The fourth of July is now in the history books, which can only mean one thing: Football season is just around the corner! No, wait a minute. I think I’m getting ahead of myself here…
.. Oh right, what I meant to say was that now that the fourth of July is behind us, it means we are only a couple of days away from “Spider-Man: Homecoming” hitting the big screen. With that in mind, I figure this is as good time a tine as abt to tell you about some more underrated Spider-Man stories.
Before we get to my list, a quick reminder: just like my previous underrated comics posts, this Spider-Man comic list features a few stories you may have missed when they first came out. But these comics are by no means necessary to enjoy “Spider-Man: Homecoming” in theaters. And finally, my Spidey list is not in any particular order. These are just good comic stories you might enjoy before or after seeing the movie. And away we go:
The Amazing Spider-Man #341-343 (1990-1991)
After an experiment to map Peter Parker’s blood goes wrong, he temporarily loses his powers, but soon Peter realises this could be a blessing in disguise. This might be his one chance to live a normal life so that Mary Jane and Aunt May don’t lose him to some villain.
The Amazing Spider-Man #341 was not my first Spider-Man comic, but this issue did come with a few firsts for me: Issue #341 was my first issue of Amazing; this was my introduction to Erik Larsen’s art; and the first time I saw the Black Cat. These three issues of Amazing Spider-Man changed everything I knew about the character, and it was all for the better.
Startling Stories: The Megalomaniacal Spider-Man #1 (2002)
Peter Bagge is not a name you’d expect to see on a Spider-Man comic. Bagge is probably best known for underground comics like Hate. but in 2002 he delivered The Megalomaniacal Spider-Man one-shot, one of the most unusual Spider-Man stories I’ve ever seen.
Peter Bagge’s take on Peter Parker sees the character go from being a selfless superhero spurred on by the death of his Uncle Ben, to a self-absorbed greedy CEO of Spider-Man Inc. This comes as a result of discovering that dear Uncle Ben was a gambling addict and Aunt May had been manipulating her nephew for most of his life.
So instead of saving lives as Spider-Man, Peter Parker makes a ton of money off of the Spider-Man character, employing J Jonah Jameson and marrying Gwen Stacy. Eventually the day comes when the world needs Spider-Man again, but when Peter finds he is too fat to put on the costume, J Jonah Jameson takes his place! What happens from there you need to see to believe.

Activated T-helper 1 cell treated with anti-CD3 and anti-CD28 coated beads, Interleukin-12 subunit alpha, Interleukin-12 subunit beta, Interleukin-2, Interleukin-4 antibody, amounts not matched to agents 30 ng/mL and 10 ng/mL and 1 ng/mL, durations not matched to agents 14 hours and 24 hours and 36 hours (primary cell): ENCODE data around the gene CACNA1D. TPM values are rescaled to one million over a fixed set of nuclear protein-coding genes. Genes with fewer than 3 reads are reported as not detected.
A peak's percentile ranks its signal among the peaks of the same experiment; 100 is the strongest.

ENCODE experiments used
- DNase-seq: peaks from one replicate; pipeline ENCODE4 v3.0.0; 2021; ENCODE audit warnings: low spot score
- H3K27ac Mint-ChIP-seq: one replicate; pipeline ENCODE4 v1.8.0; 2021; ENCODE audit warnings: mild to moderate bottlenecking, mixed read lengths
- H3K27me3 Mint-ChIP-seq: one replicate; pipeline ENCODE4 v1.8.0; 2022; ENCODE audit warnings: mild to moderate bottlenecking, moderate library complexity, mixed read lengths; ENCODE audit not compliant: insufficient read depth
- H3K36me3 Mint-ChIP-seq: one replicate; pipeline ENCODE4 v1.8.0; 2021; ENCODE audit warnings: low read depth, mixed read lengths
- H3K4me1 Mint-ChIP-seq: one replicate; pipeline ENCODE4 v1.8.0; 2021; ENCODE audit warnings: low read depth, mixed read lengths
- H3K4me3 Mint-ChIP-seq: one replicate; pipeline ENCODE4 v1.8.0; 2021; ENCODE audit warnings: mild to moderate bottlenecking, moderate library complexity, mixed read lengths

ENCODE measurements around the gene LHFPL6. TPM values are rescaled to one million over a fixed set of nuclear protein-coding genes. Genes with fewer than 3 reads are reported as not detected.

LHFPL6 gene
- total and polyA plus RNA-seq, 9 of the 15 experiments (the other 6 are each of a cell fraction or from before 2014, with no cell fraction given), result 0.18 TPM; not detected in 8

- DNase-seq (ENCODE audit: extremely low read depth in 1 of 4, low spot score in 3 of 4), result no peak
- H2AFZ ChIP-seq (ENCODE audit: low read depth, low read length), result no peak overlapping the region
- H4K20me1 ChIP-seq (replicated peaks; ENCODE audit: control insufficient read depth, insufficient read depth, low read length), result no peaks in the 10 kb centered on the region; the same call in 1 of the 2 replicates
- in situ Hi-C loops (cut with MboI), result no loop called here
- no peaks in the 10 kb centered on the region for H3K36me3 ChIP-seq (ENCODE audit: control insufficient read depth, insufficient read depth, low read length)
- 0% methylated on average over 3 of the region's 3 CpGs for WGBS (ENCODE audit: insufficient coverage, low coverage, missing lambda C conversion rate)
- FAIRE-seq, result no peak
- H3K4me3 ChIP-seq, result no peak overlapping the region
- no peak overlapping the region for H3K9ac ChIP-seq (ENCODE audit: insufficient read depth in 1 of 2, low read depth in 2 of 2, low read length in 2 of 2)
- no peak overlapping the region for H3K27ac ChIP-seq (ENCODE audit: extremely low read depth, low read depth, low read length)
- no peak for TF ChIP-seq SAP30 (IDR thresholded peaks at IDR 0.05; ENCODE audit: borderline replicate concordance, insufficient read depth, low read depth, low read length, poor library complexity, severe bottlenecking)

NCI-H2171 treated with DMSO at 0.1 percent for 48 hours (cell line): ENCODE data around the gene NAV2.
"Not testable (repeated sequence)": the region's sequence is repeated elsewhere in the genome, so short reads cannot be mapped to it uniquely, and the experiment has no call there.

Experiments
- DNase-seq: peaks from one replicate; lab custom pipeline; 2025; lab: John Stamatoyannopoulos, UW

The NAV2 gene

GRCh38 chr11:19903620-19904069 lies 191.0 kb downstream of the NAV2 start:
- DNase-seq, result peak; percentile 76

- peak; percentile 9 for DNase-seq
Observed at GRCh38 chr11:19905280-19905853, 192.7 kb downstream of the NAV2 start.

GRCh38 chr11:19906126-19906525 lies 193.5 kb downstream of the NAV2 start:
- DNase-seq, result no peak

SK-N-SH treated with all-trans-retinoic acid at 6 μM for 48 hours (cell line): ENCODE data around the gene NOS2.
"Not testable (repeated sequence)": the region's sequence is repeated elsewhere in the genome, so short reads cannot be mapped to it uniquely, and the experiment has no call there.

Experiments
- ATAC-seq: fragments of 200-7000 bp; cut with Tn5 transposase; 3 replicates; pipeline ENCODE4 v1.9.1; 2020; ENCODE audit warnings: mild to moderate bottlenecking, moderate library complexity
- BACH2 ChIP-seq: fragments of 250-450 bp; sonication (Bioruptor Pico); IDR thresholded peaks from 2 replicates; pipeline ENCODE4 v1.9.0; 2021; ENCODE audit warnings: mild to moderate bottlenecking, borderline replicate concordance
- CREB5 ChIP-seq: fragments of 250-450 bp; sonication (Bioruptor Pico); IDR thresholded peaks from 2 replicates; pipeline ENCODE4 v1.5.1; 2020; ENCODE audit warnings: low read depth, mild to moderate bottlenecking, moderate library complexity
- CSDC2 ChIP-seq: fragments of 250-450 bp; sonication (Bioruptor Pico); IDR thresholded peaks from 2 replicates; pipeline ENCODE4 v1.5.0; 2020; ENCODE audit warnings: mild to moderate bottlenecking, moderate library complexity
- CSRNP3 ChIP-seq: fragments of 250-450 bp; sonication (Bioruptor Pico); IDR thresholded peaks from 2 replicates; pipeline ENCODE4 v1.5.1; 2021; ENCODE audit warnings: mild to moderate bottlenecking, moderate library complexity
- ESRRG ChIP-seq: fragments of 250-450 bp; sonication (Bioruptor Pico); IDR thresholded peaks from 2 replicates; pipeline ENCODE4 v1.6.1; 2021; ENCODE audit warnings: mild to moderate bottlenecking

Peter Parker Spider-Man #33 (2001)
On the anniversary of Uncle Ben’s death, Peter Parker heads to one of his Uncle Ben’s favorite places: Shea Stadium for the Mets’ home opener. There Peter reminisces about the man whose words formed the mantra of his life, and about the day when fate dropped out of the sky and landed on young Peter Parker’s head.
Paul Jenkins and Humberto Ramos deliver a true gem here. To this day, Peter Parker Spider-Man #33 is one of the most touching and funniest comics I have read. This issue has moments that tear me up, and others that make me cry from laughing so much. My favorite part of this comic however, is probably the cameo by Mr. Met. Also, the cover features cameos by the kids from Humberto Ramos’ Out There comic series.
Spider-Man #15 (1991)
Peter Parker and his wife Mary Jane have been discussing having kids. Mary Jane says that she is frightened to conceive a child that might be a mutant due to Peter’s blood. Peter knows that this is a possibility, but he can’t bring himself up to face the fact that they may never have kids.
Peter hates not having all the answers to Mary Jane’s questions. But he knows someone who might know the answers, and that someone is the X-Man known as the beast.
Erik Larsen makes his second appearance on my list with 1991’s Spider-Man #15. This single issue story deals with some heavy stuff, but Erik Larsen writes the subject with the seriousness it deserves. He also draws one kick ass looking Beast. The splash page of the two heroes jumping into action is a masterpiece.
Peter Parker Spider-Man #38 (2002)
In late 2001, Marvel decided to devote an entire month to something they called Nuff Said! The idea was to publish and entire month of comics without any dialogue, just art. This was inspired by G.I. Joe: A Real American Hero #21, a silent issue from 1984.
Most of the comics published that month were average at best, but for me the biggest highlight of Nuff Said! was Peter Parker Spider-Man #38. In this issue, Spidey faces his fiercest and quietest foes: a gang of murderous Mimes! I know it sounds crazy, but Paul Jenkins really made it work. This issue is funny all the way through, and Humberto Ramos’ facial expressions surpass any expectations you may have.